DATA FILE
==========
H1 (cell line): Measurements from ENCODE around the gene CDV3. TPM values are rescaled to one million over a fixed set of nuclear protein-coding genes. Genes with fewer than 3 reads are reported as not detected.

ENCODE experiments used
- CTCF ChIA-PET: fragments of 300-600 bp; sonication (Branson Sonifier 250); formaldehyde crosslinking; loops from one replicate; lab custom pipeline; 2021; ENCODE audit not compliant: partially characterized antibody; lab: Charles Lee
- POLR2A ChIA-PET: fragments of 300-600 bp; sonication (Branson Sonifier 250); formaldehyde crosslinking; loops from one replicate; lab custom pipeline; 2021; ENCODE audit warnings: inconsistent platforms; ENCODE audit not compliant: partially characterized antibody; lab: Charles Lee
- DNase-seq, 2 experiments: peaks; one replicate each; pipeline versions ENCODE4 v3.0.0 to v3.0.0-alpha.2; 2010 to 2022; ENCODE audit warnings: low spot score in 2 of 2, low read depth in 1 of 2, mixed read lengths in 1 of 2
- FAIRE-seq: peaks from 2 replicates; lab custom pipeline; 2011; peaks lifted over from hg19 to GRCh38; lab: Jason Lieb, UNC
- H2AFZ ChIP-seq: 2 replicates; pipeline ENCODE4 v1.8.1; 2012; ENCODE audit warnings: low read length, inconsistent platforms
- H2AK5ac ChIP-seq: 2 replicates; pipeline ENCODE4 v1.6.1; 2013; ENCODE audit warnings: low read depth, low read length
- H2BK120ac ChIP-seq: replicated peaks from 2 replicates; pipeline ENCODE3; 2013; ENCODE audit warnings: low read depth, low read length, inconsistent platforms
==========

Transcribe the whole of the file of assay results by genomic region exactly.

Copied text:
H1 (cell line): Measurements from ENCODE around the gene CDV3. TPM values are rescaled to one million over a fixed set of nuclear protein-coding genes. Genes with fewer than 3 reads are reported as not detected.

ENCODE experiments used
- CTCF ChIA-PET: fragments of 300-600 bp; sonication (Branson Sonifier 250); formaldehyde crosslinking; loops from one replicate; lab custom pipeline; 2021; ENCODE audit not compliant: partially characterized antibody; lab: Charles Lee
- POLR2A ChIA-PET: fragments of 300-600 bp; sonication (Branson Sonifier 250); formaldehyde crosslinking; loops from one replicate; lab custom pipeline; 2021; ENCODE audit warnings: inconsistent platforms; ENCODE audit not compliant: partially characterized antibody; lab: Charles Lee
- DNase-seq, 2 experiments: peaks; one replicate each; pipeline versions ENCODE4 v3.0.0 to v3.0.0-alpha.2; 2010 to 2022; ENCODE audit warnings: low spot score in 2 of 2, low read depth in 1 of 2, mixed read lengths in 1 of 2
- FAIRE-seq: peaks from 2 replicates; lab custom pipeline; 2011; peaks lifted over from hg19 to GRCh38; lab: Jason Lieb, UNC
- H2AFZ ChIP-seq: 2 replicates; pipeline ENCODE4 v1.8.1; 2012; ENCODE audit warnings: low read length, inconsistent platforms
- H2AK5ac ChIP-seq: 2 replicates; pipeline ENCODE4 v1.6.1; 2013; ENCODE audit warnings: low read depth, low read length
- H2BK120ac ChIP-seq: replicated peaks from 2 replicates; pipeline ENCODE3; 2013; ENCODE audit warnings: low read depth, low read length, inconsistent platforms